As every gardener is well aware despite careful and deliberate planning their success lies beyond their control, held hostage to the complex realities of natural forces and the multiple dimensions of time and space. In his magnum opus, A Natural History of English Gardening, historic landscape consultant, garden conservator and historian Mark Laird explores this dichotomy, placing the history of the garden at the intersection of ecology and culture; a vibrant, messy place at the nexus of control and chaos.
Laird’s inspiration derives from the writings of Gilbert White, the pioneering naturalist whose 1789 natural history of Selborne intimately records both the natural and cultural forces of a singular English village. In contrast he cites Horace Walpole, owner of the Gothic Revival estate Strawberry Hill, whose popular book The History of the Modern Taste in Gardening, published in 1780, informed the literary genre for many years to follow with its singular focus on taste and heroic designers at the exclusion of “life forms that inhabit the garden.” Its an imbalance that Laird seeks to ameliorate.
To do so A Natural History of English Gardening travels outside the realm of the country house, with its rigidly defined coda of design elements, to explore both the city and court where innovations and explorations in natural history were transforming garden concepts. From the coffee house to the tea room, these are the places where what Laird describes as a “horticultural culture” flourished, shaped by informal groups of plant collectors, nurserymen and botanical scientists.
Laird devotes a chapter to a new world vision of the garden in which plants and animals, both exotic and indigenous, were integrated within the garden, with varying degrees of success. One is reminded of Linnaeus, who famously housed his pet raccoon, Sjupp, at his botanical garden in Uppsala. The 2nd Duke of Richmond’s menagerie, where animals “partnered” with concepts evoking the “American Grove” and Princess Augusta’s Aviary at Kew offer “comparative vignettes of feeling vying with sensibilities.”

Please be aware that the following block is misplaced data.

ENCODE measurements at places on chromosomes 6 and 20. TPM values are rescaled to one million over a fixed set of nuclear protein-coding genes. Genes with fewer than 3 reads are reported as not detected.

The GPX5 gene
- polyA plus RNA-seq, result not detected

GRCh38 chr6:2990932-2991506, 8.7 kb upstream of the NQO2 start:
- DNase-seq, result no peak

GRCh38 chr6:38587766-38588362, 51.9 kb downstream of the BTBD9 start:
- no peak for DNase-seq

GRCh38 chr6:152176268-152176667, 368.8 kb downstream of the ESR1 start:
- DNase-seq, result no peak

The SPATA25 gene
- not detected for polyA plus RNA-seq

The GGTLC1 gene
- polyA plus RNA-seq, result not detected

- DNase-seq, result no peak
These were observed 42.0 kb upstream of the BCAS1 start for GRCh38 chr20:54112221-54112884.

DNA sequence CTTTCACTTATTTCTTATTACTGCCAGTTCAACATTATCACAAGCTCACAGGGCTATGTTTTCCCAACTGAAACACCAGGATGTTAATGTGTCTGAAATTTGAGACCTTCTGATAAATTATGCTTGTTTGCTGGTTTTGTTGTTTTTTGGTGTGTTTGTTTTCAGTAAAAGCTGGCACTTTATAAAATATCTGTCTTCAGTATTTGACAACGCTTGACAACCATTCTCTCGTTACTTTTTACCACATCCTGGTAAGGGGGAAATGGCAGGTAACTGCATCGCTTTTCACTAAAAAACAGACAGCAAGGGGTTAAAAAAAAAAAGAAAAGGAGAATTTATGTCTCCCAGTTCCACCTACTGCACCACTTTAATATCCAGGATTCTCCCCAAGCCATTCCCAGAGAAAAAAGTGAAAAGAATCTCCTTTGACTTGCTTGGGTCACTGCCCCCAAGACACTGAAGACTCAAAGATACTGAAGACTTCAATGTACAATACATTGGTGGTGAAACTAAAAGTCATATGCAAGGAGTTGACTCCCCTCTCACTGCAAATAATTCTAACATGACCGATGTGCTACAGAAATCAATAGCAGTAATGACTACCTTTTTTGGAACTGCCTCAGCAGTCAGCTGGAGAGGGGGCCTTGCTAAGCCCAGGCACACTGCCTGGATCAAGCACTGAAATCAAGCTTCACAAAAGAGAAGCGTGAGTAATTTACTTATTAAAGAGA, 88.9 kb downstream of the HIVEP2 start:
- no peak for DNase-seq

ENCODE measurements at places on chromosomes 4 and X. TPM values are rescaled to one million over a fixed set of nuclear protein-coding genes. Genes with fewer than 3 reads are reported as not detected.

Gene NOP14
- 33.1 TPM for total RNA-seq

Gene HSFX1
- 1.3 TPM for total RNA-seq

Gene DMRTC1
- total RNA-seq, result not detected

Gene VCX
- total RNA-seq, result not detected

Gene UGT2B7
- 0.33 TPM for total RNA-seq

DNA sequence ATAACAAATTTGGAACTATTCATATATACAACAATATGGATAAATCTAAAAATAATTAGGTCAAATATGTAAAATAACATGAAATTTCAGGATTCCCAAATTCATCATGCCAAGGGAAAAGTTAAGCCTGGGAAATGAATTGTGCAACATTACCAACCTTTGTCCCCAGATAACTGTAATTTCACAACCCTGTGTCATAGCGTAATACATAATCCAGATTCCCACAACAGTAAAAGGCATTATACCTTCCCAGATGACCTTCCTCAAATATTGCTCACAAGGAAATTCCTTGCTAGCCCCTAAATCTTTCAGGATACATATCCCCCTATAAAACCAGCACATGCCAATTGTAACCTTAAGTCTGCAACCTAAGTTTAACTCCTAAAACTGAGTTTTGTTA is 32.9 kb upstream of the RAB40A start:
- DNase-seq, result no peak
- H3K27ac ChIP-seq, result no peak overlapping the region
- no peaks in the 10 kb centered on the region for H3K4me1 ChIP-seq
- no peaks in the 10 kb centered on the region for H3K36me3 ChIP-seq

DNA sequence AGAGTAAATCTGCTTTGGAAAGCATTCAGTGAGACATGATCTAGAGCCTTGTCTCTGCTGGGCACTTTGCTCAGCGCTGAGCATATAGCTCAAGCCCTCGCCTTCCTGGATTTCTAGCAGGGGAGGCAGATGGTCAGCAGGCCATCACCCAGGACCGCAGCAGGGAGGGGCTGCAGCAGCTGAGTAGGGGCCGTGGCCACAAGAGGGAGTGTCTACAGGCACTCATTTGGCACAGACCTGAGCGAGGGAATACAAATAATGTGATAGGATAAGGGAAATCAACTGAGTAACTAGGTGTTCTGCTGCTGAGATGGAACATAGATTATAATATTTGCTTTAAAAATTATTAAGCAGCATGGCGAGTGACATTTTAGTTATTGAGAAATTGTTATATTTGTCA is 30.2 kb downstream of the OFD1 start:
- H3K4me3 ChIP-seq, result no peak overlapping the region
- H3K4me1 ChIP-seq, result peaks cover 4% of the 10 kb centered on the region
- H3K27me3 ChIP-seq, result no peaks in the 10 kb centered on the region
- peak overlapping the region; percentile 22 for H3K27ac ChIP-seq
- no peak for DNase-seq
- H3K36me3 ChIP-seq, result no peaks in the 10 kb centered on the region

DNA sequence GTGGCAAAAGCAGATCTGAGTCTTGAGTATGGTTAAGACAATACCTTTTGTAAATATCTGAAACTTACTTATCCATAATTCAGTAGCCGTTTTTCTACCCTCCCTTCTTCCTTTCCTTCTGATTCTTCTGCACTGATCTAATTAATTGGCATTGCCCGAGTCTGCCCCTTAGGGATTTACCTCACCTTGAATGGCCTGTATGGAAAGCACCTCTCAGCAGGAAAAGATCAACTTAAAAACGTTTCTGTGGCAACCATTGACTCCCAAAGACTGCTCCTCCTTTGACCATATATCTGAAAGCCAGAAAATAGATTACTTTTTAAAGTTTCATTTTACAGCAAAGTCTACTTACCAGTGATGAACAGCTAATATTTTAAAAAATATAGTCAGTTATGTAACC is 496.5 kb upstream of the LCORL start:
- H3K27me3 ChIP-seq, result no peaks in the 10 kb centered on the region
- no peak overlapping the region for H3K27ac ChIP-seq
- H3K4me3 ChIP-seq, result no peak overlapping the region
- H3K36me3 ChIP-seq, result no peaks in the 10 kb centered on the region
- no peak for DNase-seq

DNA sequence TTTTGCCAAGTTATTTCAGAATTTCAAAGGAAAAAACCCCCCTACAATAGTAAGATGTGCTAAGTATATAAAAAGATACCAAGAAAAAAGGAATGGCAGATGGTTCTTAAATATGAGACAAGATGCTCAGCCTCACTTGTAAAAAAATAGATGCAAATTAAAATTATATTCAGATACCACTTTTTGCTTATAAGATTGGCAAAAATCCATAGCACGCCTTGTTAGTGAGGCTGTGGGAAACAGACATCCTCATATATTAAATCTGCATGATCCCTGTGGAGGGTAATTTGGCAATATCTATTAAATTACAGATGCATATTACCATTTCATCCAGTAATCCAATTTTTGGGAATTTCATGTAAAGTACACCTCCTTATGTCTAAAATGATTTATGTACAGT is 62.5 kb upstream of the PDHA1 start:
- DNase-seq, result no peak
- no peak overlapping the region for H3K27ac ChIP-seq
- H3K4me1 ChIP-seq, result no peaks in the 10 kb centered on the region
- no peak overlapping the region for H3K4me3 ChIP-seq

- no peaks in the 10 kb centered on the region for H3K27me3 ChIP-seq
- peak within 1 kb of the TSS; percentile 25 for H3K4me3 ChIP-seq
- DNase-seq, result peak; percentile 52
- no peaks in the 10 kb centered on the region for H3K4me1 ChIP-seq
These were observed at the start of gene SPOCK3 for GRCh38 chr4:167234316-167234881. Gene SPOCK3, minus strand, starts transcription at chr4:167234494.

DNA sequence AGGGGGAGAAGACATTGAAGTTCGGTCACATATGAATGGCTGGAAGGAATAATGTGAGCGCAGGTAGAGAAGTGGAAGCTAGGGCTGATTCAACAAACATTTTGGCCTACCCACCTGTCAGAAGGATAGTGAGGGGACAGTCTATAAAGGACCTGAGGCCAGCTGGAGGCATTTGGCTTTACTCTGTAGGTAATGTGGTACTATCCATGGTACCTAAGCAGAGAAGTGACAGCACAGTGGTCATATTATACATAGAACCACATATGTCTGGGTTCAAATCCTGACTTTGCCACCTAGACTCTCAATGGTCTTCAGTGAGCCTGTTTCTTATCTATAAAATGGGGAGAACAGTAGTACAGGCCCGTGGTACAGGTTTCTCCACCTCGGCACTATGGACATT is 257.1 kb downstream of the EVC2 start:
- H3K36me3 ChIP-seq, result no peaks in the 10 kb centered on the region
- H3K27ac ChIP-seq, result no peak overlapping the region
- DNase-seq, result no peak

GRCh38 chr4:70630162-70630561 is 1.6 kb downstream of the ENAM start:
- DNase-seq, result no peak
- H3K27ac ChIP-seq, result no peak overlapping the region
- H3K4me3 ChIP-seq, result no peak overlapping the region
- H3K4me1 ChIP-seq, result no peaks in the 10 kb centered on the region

Although Laird suggests that A Natural History of English Gardening “inclines to the fragmentary” he identifies three key themes that inform his approach. These include the contribution of women to natural history and gardening, the role of amateurs, both women and men, to the increasingly professionalized, male dominated sciences and the split sensibilities innate to gardening which Gilbert observed and recorded at Selborne.
Laird’s focus on women whom he describes as “engaged patrons of an innovative eden” is extensive and much appreciated. While the work of artist Mary Delany is well known, her circle of influence is less so, including her close association with Mary Cavendish Bentinck, wife of the 2nd duke of Portland. The importance of the domestic arts and the contributions of women naturalists to horticultural innovation provides a new lens in which to view the garden.
A Natural History of English Gardening is a carefully crafted and well-researched, replete with extensive full color illustrations, plans, paintings, journal entries, correspondence and notations. Its seven chapters are preceded by a series of illustrative watercolour, pencil and crayon plates beautifully rendered by the author. At 450 pages in length it is both large and heavy and might possibly be mistaken for a coffee table embellishment belying its depth as a work of scholarship.
This is an important book that provides new insights into the discipline of garden history, a field which is long due for an overhaul. By viewing the cultivated landscape as both a natural and cultural phenomenon, Laird links the past with current concerns including biodiversity, climate change and habitat loss reinforcing the interconnected nature of all life forms, a concept that is as relevant today as ever.
A Natural History of English Gardening
By Mark Laird
New Haven: Yale University Press, 2015
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